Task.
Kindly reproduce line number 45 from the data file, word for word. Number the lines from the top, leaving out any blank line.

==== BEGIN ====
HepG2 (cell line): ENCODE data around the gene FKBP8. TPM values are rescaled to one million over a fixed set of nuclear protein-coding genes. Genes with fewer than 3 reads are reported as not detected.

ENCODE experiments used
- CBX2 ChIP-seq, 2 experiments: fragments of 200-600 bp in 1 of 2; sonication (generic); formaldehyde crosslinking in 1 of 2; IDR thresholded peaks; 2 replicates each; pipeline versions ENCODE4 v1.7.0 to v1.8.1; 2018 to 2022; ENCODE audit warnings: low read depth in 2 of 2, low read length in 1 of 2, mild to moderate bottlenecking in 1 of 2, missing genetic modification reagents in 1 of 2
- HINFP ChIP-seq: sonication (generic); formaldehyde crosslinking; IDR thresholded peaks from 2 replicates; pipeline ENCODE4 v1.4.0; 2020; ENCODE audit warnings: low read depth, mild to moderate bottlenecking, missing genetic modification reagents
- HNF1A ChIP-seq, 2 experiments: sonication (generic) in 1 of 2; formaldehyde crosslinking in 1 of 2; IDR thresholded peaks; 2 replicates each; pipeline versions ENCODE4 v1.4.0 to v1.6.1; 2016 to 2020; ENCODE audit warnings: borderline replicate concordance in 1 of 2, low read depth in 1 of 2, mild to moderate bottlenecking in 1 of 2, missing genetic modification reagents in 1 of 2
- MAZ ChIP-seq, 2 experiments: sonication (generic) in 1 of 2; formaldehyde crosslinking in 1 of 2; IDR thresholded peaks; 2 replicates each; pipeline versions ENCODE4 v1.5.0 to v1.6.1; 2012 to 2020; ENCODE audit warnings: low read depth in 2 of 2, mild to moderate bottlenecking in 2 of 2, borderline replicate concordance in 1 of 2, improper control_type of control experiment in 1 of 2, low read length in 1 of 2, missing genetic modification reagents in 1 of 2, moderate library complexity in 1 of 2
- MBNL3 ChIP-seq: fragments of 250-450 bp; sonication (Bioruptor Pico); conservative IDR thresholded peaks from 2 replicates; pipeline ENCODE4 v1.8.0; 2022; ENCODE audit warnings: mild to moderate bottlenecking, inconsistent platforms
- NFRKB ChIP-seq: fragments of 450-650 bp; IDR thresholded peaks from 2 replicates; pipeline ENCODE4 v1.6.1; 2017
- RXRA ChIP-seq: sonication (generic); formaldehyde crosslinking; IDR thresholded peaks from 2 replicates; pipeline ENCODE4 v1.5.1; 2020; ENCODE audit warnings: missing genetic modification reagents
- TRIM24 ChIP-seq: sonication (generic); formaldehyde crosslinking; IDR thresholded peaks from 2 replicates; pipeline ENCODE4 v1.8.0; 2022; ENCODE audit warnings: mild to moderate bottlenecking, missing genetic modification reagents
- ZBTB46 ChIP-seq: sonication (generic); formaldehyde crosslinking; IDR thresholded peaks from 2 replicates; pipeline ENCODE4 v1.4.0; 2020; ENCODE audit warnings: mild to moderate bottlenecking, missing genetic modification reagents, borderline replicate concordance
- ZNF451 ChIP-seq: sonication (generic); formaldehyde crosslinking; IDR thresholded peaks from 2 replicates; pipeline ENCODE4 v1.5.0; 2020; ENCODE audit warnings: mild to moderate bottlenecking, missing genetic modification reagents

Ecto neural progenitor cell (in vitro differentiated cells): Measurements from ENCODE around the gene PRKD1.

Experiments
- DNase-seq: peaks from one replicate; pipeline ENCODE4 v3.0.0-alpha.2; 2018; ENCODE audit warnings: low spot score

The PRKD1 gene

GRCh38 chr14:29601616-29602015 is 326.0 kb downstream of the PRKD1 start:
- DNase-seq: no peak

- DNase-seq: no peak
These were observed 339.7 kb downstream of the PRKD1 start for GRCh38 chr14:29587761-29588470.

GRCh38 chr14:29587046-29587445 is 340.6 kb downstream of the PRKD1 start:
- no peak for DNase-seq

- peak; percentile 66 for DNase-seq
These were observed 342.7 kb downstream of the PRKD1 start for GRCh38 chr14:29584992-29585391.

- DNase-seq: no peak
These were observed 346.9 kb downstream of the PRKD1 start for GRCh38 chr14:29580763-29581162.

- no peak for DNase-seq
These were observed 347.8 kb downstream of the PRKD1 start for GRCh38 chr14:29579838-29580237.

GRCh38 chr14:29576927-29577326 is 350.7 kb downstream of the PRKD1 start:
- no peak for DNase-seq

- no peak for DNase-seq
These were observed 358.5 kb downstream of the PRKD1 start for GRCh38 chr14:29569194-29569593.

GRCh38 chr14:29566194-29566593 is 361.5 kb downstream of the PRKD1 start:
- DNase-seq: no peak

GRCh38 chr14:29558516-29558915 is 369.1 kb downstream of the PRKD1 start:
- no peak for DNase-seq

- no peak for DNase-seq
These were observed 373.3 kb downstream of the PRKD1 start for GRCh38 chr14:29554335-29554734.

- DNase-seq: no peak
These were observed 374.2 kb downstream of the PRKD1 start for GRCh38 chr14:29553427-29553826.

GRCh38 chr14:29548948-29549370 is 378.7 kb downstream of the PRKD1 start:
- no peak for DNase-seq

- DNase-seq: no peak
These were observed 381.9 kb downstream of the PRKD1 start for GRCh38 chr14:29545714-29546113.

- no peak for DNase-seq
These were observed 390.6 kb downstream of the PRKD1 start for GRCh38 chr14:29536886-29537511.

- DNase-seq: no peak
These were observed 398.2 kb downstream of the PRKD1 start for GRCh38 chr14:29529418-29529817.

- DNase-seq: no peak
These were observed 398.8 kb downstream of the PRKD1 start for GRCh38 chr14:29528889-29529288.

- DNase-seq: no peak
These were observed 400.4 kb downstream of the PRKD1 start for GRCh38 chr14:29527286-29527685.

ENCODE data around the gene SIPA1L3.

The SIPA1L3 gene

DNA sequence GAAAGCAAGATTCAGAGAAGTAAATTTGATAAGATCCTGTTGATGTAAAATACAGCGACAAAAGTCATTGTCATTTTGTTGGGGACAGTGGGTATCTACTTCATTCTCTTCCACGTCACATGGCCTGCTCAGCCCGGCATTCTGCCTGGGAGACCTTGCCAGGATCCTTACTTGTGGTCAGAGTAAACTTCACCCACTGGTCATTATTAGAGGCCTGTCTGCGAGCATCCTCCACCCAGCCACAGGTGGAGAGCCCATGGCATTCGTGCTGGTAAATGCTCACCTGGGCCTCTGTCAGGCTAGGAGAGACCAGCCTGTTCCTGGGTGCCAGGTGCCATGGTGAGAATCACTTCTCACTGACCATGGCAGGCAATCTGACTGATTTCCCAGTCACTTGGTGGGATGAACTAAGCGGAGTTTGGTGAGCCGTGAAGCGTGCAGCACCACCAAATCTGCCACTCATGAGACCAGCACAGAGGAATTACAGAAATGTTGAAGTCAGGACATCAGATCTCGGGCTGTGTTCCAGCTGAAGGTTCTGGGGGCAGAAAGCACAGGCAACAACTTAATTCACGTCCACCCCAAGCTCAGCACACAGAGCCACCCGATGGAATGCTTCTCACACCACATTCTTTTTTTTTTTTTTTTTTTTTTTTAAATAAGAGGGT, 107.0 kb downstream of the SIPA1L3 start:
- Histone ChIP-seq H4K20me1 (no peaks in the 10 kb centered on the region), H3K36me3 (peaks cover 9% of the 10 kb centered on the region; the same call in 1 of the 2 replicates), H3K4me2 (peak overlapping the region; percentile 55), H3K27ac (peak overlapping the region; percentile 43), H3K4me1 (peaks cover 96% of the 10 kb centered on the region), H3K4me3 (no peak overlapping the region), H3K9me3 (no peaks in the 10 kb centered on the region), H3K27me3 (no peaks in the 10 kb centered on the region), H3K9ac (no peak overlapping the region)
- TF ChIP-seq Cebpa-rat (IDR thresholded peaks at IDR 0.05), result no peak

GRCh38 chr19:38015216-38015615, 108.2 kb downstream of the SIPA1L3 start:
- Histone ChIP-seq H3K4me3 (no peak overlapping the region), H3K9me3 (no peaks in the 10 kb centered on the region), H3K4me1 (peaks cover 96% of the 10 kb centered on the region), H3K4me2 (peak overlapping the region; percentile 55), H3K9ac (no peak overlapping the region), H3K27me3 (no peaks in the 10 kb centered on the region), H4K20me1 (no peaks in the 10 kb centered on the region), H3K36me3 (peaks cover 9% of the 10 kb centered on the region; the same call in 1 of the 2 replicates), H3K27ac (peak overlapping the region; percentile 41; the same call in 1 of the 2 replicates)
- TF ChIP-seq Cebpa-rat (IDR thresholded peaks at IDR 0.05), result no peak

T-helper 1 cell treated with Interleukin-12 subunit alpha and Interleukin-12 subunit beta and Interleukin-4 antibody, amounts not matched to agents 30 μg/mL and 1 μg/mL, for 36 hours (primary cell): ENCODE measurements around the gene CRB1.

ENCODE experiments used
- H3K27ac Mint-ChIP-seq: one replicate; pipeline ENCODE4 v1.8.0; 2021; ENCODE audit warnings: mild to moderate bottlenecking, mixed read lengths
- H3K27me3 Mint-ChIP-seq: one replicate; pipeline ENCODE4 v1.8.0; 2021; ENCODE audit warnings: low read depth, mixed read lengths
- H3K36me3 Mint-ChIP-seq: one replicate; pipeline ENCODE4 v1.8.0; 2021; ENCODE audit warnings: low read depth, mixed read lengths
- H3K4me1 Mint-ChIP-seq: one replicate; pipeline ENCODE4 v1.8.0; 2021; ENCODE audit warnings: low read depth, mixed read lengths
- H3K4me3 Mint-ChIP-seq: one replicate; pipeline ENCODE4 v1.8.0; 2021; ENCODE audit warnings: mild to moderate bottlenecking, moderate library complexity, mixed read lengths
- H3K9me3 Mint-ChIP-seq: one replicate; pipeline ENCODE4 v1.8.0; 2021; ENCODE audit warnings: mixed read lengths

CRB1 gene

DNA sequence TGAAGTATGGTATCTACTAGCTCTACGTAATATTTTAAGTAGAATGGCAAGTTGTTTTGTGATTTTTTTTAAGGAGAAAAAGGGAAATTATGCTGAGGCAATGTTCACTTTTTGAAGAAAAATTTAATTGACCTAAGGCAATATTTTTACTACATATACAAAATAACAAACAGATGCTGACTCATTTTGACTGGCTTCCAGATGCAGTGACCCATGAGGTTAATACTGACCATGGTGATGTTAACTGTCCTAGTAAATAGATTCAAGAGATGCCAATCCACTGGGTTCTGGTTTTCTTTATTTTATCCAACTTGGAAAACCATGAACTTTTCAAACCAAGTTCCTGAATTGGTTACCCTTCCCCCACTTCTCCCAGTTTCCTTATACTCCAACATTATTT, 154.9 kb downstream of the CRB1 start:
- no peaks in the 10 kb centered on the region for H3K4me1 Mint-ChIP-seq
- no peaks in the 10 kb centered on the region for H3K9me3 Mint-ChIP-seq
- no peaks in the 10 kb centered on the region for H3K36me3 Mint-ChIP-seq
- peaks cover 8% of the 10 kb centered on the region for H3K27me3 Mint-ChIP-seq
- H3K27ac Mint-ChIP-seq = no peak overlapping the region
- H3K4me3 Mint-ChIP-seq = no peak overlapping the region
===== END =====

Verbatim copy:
- no peak for DNase-seq